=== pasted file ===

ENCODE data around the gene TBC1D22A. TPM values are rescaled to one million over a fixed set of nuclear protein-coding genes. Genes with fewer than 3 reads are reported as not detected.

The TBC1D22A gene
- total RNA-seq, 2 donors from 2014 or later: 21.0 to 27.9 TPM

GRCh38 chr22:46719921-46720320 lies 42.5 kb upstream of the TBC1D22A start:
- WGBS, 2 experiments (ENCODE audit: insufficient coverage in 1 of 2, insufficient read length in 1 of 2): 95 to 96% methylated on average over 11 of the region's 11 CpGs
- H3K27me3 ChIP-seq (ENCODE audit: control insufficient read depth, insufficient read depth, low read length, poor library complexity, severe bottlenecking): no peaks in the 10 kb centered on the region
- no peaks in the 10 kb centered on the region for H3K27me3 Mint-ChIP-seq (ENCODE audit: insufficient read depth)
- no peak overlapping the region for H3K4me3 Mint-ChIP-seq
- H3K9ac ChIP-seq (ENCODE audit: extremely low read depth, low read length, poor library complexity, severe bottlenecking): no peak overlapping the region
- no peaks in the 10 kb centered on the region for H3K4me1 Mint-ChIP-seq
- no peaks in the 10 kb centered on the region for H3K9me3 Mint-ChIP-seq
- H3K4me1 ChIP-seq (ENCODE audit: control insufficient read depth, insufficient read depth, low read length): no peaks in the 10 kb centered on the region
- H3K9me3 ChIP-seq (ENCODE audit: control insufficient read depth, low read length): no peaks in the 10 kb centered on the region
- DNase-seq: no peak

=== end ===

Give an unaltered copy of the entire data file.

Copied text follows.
ENCODE data around the gene TBC1D22A. TPM values are rescaled to one million over a fixed set of nuclear protein-coding genes. Genes with fewer than 3 reads are reported as not detected.

The TBC1D22A gene
- total RNA-seq, 2 donors from 2014 or later: 21.0 to 27.9 TPM

GRCh38 chr22:46719921-46720320 lies 42.5 kb upstream of the TBC1D22A start:
- WGBS, 2 experiments (ENCODE audit: insufficient coverage in 1 of 2, insufficient read length in 1 of 2): 95 to 96% methylated on average over 11 of the region's 11 CpGs
- H3K27me3 ChIP-seq (ENCODE audit: control insufficient read depth, insufficient read depth, low read length, poor library complexity, severe bottlenecking): no peaks in the 10 kb centered on the region
- no peaks in the 10 kb centered on the region for H3K27me3 Mint-ChIP-seq (ENCODE audit: insufficient read depth)
- no peak overlapping the region for H3K4me3 Mint-ChIP-seq
- H3K9ac ChIP-seq (ENCODE audit: extremely low read depth, low read length, poor library complexity, severe bottlenecking): no peak overlapping the region
- no peaks in the 10 kb centered on the region for H3K4me1 Mint-ChIP-seq
- no peaks in the 10 kb centered on the region for H3K9me3 Mint-ChIP-seq
- H3K4me1 ChIP-seq (ENCODE audit: control insufficient read depth, insufficient read depth, low read length): no peaks in the 10 kb centered on the region
- H3K9me3 ChIP-seq (ENCODE audit: control insufficient read depth, low read length): no peaks in the 10 kb centered on the region
- DNase-seq: no peak